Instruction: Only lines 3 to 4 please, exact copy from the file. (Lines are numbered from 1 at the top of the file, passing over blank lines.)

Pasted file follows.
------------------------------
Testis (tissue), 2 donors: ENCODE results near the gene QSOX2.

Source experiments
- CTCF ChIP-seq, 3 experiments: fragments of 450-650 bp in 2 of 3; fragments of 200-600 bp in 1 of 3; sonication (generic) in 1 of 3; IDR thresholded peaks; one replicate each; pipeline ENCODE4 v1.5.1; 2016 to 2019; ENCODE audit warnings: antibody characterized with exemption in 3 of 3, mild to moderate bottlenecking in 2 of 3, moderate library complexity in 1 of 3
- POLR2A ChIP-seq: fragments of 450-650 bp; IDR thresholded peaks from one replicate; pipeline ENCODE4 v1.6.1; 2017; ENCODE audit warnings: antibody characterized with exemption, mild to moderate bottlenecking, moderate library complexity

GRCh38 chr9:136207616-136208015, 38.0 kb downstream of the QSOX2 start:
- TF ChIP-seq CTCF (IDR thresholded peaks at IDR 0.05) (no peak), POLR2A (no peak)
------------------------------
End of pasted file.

- CTCF ChIP-seq, 3 experiments: fragments of 450-650 bp in 2 of 3; fragments of 200-600 bp in 1 of 3; sonication (generic) in 1 of 3; IDR thresholded peaks; one replicate each; pipeline ENCODE4 v1.5.1; 2016 to 2019; ENCODE audit warnings: antibody characterized with exemption in 3 of 3, mild to moderate bottlenecking in 2 of 3, moderate library complexity in 1 of 3
- POLR2A ChIP-seq: fragments of 450-650 bp; IDR thresholded peaks from one replicate; pipeline ENCODE4 v1.6.1; 2017; ENCODE audit warnings: antibody characterized with exemption, mild to moderate bottlenecking, moderate library complexity